- U.K. fintech firms have been pushing for approvals to provide emergency business loans introduced by the government.
- Industry body Innovate Finance has pressured the government to include non-bank lenders in the coronavirus loan scheme.
- Alternative lenders say they can provide support to small businesses more quickly than their larger competitors.
Britain's financial technology industry is racing to fill gaps in the government's coronavirus business relief measures, by offering loans quickly to those struggling financially as a result of the pandemic.
Several of the country's top fintech firms have been pushing for accreditation from the state-backed British Business Bank (BBB) to be able to provide loans under the Coronavirus Business Interruption Loan Scheme (CBILS).
Initially only 40 banks — including the major high street lenders Barclays, Lloyds, HSBC and RBS — were accepted onto the program. But in recent weeks newer digital lenders such as Starling, OakNorth and Funding Circle have been approved as well.
"I think the challenger banks have got a real opportunity here," Starling's Chief Banking Officer Helen Bierton told CNBC. "We try and build in a way to get help to customers as quickly as possible. We've been set up that way; we're a technology-led bank."
Some of the larger lenders have been criticized for being too slow to process the loans and for putting up barriers to firms applying for them. Bank trade association U.K. Finance last week revealed that 21% of CBILS loan applications had been approved by lenders.
"I'm not surprised that the clearing banks are struggling with speed and turnaround," Ben Barbanel, head of debt finance at OakNorth, told CNBC. "They've always struggled with speed and turnaround."
"That said, I do have some sympathy," he added. "This is very clearly a loan situation and the banks still do have risk here."
A U.K. Finance spokesperson said the banking sector "understands the critical role we have to play in helping businesses through these tough times."
"Frontline staff have been working tirelessly to get money to those viable businesses that need it as quickly as possible," the spokesperson added. "We expect lending to continue to grow rapidly in the weeks ahead, as lenders work closely with the government to provide viable businesses with the support they need."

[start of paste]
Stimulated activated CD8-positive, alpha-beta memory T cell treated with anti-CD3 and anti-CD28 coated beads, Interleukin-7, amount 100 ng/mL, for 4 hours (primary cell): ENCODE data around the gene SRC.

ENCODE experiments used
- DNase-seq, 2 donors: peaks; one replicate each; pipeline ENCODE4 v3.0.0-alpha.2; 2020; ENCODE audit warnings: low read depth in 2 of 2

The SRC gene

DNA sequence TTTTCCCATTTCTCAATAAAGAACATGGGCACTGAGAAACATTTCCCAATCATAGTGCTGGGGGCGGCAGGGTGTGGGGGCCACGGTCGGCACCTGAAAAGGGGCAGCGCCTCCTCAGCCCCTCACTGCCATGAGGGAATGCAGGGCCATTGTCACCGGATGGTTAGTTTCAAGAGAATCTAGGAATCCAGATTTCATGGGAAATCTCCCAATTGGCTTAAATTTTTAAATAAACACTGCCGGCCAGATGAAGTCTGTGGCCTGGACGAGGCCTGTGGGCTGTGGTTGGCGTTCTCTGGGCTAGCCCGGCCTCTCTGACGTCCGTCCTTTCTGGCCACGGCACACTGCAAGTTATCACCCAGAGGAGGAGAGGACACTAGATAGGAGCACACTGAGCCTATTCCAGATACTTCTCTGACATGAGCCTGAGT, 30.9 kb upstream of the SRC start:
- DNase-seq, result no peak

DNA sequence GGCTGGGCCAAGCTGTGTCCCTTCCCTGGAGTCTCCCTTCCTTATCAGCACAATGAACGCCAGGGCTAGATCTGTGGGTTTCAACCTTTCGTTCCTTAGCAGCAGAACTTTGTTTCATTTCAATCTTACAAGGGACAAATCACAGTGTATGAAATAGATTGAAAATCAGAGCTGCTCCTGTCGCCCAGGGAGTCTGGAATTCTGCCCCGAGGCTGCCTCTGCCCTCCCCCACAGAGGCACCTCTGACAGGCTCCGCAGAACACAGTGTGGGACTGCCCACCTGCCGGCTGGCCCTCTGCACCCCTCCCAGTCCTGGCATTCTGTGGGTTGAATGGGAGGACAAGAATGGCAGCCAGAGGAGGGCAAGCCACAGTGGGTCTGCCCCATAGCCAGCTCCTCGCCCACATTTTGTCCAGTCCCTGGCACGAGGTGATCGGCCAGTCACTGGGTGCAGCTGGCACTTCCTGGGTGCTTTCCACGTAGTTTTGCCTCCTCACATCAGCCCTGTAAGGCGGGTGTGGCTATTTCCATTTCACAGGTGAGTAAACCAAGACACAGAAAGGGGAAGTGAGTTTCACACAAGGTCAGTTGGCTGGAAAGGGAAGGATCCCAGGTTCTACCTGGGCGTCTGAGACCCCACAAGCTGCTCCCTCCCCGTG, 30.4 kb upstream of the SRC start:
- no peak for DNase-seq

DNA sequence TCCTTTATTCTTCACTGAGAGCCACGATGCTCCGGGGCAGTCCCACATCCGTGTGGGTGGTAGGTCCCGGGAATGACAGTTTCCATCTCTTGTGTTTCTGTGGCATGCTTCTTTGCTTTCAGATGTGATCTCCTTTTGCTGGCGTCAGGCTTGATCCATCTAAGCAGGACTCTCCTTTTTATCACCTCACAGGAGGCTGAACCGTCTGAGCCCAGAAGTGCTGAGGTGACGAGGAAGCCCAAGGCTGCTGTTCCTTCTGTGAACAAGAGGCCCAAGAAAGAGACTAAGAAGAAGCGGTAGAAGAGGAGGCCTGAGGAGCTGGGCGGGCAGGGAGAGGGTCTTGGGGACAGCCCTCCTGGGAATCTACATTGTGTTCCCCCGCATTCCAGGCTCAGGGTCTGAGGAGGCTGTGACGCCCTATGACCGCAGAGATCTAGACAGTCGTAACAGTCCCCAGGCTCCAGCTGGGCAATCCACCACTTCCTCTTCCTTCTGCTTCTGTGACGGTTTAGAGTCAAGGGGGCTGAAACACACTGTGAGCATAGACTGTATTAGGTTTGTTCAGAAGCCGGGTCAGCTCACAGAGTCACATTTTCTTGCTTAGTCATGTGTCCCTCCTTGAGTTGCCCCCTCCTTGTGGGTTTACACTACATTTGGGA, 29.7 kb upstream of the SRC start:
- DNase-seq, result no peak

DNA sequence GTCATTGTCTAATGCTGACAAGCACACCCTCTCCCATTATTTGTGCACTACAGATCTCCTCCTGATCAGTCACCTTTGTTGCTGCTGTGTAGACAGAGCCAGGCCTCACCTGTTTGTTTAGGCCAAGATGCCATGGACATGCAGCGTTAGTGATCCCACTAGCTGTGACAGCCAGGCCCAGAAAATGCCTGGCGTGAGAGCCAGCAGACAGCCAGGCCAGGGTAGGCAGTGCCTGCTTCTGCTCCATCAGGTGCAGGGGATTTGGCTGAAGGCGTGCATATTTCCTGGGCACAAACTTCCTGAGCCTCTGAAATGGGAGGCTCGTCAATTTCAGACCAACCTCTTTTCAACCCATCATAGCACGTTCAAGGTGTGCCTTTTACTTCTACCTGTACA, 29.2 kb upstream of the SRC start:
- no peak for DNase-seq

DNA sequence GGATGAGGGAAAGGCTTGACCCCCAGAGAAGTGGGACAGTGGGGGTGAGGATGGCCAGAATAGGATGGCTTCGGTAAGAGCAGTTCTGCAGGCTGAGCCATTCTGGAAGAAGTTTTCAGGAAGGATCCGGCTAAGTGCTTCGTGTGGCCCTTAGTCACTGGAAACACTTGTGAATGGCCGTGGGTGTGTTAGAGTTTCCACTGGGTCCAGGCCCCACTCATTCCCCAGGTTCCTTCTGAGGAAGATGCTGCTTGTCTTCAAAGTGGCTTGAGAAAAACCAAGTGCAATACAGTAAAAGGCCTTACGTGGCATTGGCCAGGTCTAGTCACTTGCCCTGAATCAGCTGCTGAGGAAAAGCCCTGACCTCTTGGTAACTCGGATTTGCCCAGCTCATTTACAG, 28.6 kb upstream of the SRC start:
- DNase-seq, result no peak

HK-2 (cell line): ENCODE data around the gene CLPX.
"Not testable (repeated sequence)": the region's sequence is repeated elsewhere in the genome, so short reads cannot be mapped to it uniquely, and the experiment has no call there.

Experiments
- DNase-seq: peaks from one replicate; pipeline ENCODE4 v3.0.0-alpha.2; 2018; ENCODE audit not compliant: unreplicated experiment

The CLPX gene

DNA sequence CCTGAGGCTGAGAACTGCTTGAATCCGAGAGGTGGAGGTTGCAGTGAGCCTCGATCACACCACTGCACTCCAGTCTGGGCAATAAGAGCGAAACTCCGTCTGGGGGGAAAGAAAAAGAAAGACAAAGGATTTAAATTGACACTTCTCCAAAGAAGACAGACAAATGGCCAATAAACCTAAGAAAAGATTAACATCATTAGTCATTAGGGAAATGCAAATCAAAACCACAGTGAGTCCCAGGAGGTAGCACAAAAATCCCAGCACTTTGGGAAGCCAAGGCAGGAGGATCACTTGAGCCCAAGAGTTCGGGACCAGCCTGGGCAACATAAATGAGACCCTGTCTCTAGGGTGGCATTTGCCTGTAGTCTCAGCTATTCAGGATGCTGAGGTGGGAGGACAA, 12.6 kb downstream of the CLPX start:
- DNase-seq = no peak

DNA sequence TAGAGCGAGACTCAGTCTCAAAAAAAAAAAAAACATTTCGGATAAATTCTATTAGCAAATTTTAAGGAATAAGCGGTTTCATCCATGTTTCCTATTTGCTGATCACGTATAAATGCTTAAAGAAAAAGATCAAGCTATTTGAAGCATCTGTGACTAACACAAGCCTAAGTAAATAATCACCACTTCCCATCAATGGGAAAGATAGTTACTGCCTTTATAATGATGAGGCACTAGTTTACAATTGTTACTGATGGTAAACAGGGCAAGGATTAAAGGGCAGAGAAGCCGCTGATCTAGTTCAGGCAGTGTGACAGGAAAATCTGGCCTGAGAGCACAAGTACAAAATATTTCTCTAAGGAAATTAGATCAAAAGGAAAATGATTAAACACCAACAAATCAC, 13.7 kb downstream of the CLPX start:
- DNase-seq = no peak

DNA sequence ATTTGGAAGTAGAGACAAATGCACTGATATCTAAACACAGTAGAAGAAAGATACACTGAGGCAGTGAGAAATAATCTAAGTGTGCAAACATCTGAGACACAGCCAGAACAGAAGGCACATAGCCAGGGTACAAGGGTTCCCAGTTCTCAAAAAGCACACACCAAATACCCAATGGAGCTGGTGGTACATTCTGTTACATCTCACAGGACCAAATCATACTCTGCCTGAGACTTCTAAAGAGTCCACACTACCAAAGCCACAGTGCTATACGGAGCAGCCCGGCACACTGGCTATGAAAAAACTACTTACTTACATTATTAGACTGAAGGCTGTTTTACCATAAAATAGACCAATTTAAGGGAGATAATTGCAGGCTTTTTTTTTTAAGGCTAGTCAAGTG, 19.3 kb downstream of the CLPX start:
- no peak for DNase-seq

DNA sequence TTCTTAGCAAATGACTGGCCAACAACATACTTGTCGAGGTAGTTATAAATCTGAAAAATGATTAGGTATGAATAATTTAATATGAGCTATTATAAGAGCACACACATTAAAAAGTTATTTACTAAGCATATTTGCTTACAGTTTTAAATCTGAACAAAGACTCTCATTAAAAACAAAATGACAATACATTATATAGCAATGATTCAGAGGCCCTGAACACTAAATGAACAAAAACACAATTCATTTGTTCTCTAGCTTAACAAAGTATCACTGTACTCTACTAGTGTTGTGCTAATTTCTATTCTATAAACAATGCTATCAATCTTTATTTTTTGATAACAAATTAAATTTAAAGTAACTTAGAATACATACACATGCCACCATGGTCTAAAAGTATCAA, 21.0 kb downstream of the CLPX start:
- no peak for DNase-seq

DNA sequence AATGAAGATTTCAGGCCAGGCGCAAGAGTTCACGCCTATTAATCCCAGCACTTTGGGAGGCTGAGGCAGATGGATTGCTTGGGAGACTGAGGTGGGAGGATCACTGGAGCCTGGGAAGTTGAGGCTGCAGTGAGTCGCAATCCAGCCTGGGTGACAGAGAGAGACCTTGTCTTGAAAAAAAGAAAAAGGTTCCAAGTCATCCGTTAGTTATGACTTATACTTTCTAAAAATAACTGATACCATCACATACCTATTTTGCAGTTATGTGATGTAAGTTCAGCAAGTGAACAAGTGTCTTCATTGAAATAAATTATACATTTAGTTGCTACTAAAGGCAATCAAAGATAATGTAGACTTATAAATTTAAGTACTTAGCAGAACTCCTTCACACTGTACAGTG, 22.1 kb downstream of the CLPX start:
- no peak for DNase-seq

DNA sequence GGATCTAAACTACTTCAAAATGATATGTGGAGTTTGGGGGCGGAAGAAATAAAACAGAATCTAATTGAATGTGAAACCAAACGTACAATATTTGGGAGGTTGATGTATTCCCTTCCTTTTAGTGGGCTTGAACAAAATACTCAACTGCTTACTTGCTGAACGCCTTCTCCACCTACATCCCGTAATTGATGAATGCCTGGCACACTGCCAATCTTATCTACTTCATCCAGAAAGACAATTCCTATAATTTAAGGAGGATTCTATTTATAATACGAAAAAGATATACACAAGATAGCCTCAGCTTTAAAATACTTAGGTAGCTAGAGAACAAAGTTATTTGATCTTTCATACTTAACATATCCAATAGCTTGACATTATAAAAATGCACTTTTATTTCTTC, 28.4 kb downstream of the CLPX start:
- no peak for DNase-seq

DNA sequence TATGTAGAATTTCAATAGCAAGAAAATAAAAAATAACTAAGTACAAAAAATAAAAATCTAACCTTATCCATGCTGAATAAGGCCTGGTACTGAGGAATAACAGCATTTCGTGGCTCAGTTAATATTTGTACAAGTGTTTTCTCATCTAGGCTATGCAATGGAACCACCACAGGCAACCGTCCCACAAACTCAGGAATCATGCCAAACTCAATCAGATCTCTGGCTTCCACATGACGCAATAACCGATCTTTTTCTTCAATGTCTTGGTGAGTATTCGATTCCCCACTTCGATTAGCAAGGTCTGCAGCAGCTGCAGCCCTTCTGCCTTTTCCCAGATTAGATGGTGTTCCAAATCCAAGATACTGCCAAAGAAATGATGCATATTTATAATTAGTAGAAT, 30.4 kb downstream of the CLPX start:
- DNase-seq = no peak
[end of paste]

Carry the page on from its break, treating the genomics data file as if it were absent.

Starling, OakNorth and Funding Circle aren't yet processing CBILS loans. They have to go through a "legal and operational set up" with the BBB before they can start accepting applications, said Lisa Jacobs, Funding Circle's U.K. managing director.
Starling and OakNorth are among a multitude of online banks that emerged following the 2008 financial crisis. Others include Monzo, Revolut and Tandem. But the crash also led to a wave of new non-bank lenders, such as Funding Circle, MarketFinance and Iwoca.
U.K. fintech industry body Innovate Finance has been piling pressure on the government to include non-bank lenders in CBILS. The organization's CEO, Charlotte Crosswell, said she was "delighted" by Funding Circle's recent approval by the BBB, but was "eager to see more non-bank lenders become accredited lenders."
Crosswell also flagged concerns that alternative lenders are being asked to give people and businesses payment holidays — something that could put less well-capitalized fintechs under strain.
"If fintech companies themselves are having to grant payment holidays without liquidity, we have to look at whether that is a fair system," she told CNBC.
Crosswell added that Innovate Finance was working with 38 alternative lenders, asking the government to support the fintech community and do more to let them take part in its business relief programs. She hailed the U.K.'s recently-announced support package for start-ups as a "welcome" development for fintechs.
Another scheme the government has introduced lets employers furlough staff while the government pays 80% of their wages up to a maximum of £2,500.
The problem with that program is that it's "essentially an IOU from the government," MarketFinance CEO Anil Stocker told CNBC. In other words, businesses have to pay staff first and then reclaim the money from the government.
The Barclays-backed firm originally focused on invoice financing, but has expanded into new areas of business lending. It's now set up a tool for companies to borrow money against their HMRC payment invoices for the furlough scheme.
"In this time, days matter," Stocker said. "Having the ability to get most of that cash quickly up front and then get paid by the government to bridge that working capital gap is something that we've heard from our customers is very useful."
MarketFinance itself has had to furlough a fifth of staff to deal with the crisis, Stocker said, while its founders have taken a 40% pay cut. Staff at the firm are also having their salaries reduced by 20% on average.
And it's not the only fintech having to make difficult decisions. Monzo, for instance, is offering voluntary furloughs, while its CEO Tom Blomfield has waived his salary for a year.
"Fintech was born out of the last credit crunch," Stocker said. "Now I feel it should be playing a crucial role in this crisis."
"The government should be looking to build on our unique advantages. We've been built to process stuff at speed and at volume."